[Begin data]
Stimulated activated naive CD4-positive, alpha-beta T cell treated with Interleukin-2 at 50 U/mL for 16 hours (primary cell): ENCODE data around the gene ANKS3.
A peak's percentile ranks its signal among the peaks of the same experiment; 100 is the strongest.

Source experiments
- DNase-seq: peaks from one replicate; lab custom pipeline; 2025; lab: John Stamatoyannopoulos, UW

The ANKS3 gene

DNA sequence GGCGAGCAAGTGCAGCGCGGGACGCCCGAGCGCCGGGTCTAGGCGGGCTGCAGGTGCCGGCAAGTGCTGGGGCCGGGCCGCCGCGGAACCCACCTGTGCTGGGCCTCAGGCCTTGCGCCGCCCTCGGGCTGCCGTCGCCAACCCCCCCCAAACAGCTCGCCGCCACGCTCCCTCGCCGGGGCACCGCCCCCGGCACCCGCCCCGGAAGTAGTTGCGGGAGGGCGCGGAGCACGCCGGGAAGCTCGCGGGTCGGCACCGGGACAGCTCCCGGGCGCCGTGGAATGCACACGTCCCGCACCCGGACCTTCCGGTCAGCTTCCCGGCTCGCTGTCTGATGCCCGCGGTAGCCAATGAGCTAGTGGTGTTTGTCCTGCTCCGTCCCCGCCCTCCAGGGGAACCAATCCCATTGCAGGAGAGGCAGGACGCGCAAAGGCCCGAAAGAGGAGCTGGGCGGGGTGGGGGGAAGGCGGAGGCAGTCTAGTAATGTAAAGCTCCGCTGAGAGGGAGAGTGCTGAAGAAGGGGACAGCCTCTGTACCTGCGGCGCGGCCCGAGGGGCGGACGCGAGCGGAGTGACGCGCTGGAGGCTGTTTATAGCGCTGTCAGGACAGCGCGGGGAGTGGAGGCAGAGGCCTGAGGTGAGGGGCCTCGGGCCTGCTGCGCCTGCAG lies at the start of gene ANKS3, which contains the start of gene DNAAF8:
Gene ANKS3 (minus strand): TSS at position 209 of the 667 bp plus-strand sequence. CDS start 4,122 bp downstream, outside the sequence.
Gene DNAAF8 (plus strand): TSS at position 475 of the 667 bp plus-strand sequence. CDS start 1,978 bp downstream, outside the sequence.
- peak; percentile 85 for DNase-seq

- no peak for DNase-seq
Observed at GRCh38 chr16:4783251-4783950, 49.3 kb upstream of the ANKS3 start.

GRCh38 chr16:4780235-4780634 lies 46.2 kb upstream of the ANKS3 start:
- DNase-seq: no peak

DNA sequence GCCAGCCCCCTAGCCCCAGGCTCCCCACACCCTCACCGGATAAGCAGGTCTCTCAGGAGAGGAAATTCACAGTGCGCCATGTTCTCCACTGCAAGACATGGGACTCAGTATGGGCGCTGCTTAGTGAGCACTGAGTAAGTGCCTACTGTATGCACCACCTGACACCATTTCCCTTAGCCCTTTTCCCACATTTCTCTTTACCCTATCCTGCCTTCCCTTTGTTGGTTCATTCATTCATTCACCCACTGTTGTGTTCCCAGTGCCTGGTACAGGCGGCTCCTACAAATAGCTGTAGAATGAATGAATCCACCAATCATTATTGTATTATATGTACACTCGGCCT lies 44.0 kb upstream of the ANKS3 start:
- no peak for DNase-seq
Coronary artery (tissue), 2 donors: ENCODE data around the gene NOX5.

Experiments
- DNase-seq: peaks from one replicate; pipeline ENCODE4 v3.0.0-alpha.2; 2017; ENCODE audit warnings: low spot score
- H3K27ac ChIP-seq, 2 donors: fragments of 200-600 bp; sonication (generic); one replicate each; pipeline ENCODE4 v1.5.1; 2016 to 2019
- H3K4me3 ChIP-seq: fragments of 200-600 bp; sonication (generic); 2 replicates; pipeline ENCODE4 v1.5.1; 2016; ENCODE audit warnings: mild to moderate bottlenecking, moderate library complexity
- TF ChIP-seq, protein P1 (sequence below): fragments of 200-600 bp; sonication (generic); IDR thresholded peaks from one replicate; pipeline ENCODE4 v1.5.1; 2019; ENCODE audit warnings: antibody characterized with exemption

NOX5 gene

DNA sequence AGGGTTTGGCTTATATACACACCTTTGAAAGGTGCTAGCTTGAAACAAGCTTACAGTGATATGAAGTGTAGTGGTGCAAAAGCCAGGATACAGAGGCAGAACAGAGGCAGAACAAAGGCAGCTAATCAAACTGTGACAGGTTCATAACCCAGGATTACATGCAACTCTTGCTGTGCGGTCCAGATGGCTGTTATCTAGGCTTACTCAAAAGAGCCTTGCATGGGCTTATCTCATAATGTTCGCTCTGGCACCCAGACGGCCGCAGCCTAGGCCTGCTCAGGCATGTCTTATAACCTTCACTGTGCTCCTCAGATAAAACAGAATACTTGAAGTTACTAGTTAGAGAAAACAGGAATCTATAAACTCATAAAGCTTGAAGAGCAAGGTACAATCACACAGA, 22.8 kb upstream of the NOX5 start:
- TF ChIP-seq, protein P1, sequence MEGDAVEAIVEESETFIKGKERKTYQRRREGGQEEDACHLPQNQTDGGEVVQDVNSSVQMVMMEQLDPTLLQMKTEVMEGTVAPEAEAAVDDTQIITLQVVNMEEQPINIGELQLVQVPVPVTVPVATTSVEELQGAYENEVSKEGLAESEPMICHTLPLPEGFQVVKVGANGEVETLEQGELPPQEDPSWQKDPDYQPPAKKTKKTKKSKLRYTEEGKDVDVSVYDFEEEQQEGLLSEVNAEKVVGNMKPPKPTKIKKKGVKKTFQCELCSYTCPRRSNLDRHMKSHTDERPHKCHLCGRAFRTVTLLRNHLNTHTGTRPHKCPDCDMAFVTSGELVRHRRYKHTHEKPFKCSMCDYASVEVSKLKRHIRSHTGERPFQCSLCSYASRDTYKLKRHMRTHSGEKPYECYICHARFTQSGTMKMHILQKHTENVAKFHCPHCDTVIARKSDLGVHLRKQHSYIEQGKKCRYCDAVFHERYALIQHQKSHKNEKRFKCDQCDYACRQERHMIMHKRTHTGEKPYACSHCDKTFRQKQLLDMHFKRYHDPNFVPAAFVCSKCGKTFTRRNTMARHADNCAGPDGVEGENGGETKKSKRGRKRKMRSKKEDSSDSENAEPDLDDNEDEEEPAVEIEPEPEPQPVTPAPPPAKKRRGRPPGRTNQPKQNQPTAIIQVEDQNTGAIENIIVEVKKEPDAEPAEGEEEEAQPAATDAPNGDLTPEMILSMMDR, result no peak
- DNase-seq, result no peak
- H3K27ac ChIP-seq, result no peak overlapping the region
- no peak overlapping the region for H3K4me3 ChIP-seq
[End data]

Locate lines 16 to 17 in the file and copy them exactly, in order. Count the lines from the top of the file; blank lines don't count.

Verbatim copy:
Coronary artery (tissue), 2 donors: ENCODE data around the gene NOX5.

Experiments